Cigarettes at a grocery shop. Image Credit: Hadrian Hernandez/GN archive


Slowing consumer demand has been forcing many sectors of the private sector economy to offer hefty discounts for most of this year to keep their market share, according to the UAE Purchasing Managers’ Index (PMI) data.

For the first half of the year, the PMI data showed firms continued to discount selling prices in order to support sales growth, with average selling prices declining for the third consecutive month in July.

Analysts say corporates will not be able to pass on all value added tax (VAT) charges to consumers given the overall weak demand environment. The soft pricing environment could pose additional downside risks to inflation forecasts. In some sectors, companies will have to absorb some of the VAT to remain competitive rather than passing it on to the end-consumer.

“Corporates will have to find a balance between maintaining their margins and reducing customer demand. Notably, price discounting has been a key feature across the GCC [Gulf Cooperation Council] over the last few years to support demand at a time of fiscal reforms and retrenchment in government spending. This includes price discounting to support external demand (tourism, retail, hospitality) in economies such as the UAE where the strong dollar has also hampered competitiveness,” said Monica Malik, Chief Economist of Abu Dhabi Commercial Bank (ADCB).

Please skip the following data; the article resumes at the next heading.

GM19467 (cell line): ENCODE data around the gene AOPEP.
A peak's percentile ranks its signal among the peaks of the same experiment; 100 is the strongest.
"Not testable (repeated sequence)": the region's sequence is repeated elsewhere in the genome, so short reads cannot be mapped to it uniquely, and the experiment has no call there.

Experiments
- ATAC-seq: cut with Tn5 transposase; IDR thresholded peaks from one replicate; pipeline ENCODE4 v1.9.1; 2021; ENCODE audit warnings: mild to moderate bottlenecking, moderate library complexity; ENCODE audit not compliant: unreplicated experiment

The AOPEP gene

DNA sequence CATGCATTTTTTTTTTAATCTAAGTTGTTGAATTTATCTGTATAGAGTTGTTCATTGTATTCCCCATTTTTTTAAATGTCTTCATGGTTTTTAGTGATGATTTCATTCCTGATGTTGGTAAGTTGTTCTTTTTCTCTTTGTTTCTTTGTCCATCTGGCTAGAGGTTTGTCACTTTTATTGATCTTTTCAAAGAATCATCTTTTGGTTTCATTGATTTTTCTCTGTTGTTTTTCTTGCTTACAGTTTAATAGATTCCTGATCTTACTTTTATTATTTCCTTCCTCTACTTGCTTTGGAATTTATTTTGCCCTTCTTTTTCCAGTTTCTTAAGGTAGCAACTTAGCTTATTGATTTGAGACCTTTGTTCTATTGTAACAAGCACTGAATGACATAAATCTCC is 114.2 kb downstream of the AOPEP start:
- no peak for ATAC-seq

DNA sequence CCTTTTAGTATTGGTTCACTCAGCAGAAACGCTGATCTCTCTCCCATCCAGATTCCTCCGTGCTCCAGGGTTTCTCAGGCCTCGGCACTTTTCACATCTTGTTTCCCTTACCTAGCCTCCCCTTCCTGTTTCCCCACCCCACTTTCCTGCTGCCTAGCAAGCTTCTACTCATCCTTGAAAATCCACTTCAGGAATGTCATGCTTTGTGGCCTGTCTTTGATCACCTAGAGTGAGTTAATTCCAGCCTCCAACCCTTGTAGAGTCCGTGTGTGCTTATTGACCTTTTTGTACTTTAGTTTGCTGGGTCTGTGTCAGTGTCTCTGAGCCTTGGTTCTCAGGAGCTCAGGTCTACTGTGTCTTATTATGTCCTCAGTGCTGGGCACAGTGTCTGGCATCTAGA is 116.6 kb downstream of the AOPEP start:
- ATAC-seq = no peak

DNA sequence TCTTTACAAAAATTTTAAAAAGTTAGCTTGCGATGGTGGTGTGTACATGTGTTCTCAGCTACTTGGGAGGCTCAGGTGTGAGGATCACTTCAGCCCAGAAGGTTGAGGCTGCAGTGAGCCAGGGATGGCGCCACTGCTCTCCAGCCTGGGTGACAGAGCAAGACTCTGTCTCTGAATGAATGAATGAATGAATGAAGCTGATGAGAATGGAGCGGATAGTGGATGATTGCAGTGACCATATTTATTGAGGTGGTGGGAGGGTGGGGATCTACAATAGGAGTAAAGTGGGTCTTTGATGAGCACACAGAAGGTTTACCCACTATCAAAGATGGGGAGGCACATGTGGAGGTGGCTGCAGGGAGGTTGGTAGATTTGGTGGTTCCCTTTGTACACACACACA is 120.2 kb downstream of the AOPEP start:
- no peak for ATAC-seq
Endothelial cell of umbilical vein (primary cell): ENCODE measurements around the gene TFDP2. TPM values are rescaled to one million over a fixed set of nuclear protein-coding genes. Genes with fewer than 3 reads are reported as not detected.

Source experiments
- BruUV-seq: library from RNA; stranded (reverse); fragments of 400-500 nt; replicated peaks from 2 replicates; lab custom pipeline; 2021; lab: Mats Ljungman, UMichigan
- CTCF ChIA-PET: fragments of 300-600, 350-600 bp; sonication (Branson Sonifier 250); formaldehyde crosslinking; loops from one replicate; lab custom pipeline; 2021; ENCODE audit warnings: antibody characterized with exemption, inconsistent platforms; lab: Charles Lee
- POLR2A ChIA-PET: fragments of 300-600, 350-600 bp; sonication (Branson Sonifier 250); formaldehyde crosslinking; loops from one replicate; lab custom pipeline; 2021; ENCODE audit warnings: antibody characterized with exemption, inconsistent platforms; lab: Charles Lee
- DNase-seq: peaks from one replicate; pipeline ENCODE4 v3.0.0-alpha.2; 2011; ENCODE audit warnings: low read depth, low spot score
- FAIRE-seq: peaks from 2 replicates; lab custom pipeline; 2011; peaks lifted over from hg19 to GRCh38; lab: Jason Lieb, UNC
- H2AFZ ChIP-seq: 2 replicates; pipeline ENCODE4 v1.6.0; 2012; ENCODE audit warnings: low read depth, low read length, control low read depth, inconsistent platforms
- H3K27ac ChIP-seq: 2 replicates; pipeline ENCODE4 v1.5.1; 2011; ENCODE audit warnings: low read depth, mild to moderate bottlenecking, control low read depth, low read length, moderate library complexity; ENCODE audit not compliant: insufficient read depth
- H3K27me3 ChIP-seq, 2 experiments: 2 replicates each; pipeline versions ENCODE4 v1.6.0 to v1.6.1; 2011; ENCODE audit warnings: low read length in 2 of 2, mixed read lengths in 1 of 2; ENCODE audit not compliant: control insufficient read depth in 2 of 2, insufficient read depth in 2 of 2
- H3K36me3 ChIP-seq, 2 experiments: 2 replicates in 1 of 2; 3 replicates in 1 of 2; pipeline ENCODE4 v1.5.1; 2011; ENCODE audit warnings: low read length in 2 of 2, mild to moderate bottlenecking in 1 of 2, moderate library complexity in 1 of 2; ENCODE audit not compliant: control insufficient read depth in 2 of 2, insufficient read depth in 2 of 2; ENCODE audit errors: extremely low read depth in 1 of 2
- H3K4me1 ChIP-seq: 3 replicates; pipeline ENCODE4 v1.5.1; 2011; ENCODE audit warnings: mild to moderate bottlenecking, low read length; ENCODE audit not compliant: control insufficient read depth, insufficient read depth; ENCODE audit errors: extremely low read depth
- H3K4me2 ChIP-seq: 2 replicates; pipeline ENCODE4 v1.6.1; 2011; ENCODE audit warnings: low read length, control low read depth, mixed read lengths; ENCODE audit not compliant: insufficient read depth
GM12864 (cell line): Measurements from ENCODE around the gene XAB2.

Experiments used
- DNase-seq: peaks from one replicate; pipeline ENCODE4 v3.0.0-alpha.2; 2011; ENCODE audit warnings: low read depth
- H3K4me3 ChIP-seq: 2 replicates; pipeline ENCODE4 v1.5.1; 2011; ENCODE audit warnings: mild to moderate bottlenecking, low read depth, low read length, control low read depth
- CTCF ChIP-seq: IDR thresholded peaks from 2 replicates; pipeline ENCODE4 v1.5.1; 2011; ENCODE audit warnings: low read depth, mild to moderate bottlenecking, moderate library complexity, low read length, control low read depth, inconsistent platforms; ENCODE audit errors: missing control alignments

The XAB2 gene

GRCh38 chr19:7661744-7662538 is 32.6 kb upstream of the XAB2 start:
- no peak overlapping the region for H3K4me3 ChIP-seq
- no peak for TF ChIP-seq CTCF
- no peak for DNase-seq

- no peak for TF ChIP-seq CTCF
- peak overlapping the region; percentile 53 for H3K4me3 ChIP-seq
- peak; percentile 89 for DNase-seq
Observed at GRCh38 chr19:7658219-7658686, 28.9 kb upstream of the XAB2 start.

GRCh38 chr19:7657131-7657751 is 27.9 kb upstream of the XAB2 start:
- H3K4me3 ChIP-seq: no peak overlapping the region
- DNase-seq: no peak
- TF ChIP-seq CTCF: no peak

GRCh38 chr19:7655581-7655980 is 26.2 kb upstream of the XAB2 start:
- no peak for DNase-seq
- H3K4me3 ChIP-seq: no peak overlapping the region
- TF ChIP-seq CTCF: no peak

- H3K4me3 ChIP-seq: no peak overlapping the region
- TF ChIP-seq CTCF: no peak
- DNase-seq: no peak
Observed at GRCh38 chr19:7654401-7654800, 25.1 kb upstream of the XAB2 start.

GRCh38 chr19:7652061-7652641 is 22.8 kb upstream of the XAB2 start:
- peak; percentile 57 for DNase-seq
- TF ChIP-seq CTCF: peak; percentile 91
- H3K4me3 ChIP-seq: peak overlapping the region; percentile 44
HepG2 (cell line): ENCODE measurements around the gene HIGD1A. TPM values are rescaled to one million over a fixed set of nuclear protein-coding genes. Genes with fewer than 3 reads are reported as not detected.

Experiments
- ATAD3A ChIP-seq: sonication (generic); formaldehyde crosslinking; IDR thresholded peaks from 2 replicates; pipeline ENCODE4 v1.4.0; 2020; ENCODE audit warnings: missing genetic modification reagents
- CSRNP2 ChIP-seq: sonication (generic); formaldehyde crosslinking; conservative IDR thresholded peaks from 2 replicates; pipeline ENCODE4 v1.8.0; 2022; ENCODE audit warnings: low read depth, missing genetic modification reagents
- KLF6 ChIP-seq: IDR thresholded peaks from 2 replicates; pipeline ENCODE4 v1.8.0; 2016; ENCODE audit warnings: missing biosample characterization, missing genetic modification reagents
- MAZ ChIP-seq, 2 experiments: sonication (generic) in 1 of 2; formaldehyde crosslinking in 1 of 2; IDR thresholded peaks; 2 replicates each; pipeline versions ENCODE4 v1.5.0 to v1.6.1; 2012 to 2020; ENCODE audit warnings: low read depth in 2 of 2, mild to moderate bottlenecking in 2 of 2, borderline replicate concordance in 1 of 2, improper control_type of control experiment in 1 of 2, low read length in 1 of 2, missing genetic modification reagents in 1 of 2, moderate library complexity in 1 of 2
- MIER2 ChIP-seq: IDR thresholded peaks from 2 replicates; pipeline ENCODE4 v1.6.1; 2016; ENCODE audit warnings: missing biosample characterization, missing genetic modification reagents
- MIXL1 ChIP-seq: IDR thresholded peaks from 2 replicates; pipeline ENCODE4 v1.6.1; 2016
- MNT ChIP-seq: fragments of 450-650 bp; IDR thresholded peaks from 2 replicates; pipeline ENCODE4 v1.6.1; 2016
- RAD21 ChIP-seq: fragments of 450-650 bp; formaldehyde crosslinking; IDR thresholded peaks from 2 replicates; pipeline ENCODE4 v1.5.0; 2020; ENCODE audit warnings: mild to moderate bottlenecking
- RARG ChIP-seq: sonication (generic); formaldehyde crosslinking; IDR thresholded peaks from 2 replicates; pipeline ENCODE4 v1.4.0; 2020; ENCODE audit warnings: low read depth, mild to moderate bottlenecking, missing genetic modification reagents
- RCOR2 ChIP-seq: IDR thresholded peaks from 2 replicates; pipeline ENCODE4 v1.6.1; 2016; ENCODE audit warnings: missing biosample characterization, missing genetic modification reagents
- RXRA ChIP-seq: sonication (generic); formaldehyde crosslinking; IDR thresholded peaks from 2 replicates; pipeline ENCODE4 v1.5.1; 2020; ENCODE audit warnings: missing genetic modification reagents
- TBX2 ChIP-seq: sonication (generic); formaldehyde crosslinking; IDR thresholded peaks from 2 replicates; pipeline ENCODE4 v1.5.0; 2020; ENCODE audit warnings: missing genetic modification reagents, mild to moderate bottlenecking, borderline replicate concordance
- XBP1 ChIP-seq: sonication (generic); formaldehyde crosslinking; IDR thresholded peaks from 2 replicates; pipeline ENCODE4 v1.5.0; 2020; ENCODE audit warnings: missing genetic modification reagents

Economists expect the spike in inflation to be a one-off in the first year of the introduction of VAT, with prices falling sharply thereafter. Analysts do not expect to see any meaningful build-up in secondary inflation due to a limited rise in wages linked to the introduction of VAT and merchants being unable to raise prices by more than the 5 per cent linked to VAT.

A contraction in consumer spending is expected across the GCC in the immediate aftermath of VAT introduction. This is the general trend seen internationally with the implementation (or increase) of a sales or consumption tax. However, the consumption will pick up pace within a few months. International examples indicate that the stabilisation period can be anywhere from six months to a year.

Consumers are expected to bring forward purchases ahead of the introduction of VAT, in anticipation of the higher prices. Analysts say this will be more visible for high-ticket items such as automobiles and electronics.

Going by the global trend, a number of retailers are expected to offer substantial discounts and promotions in the final quarter before VAT is introduced to clear their stocks. Sales of non-perishable goods are also expected to increase in the months ahead of VAT implementation.

The introduction of VAT in the GCC poses a serious question for all retailers. According to Deloitte, some retailers may actually be better off only passing a smaller proportion of the increased cost on to their customers and suffering the increase themselves in an effort to retain market share. “Alternatively, many may, as an initial marketing ploy, also offer to cover the full amount of the VAT in order to keep volume of sales at a reasonable level during the settling-in period” according to Bruce Hamilton, Deloitte Middle East Consumer Business Industry VAT leader.